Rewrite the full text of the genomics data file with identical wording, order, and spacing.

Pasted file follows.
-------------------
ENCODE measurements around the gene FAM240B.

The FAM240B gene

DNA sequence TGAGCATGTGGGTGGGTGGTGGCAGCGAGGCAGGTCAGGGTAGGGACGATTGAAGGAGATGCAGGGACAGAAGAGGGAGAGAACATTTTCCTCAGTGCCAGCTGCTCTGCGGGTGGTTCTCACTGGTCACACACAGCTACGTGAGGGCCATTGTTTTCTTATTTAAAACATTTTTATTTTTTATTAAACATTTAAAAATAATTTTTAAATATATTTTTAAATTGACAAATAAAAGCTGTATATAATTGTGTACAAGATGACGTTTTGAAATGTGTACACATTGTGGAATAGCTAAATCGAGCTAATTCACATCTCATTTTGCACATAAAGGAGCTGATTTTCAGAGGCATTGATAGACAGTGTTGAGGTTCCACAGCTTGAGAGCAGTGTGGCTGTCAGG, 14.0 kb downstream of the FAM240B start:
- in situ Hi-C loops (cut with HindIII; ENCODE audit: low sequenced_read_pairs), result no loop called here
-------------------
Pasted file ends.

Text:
ENCODE measurements around the gene FAM240B.

The FAM240B gene

DNA sequence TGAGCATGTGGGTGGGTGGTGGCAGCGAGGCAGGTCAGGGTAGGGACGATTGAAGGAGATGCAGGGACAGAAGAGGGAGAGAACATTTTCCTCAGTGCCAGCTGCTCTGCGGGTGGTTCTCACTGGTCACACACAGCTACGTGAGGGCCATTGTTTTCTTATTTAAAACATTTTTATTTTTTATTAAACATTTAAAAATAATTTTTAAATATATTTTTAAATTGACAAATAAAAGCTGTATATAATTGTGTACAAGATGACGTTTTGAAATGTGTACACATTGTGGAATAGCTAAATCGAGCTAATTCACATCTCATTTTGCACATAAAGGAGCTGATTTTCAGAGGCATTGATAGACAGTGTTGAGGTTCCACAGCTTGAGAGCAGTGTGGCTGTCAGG, 14.0 kb downstream of the FAM240B start:
- in situ Hi-C loops (cut with HindIII; ENCODE audit: low sequenced_read_pairs), result no loop called here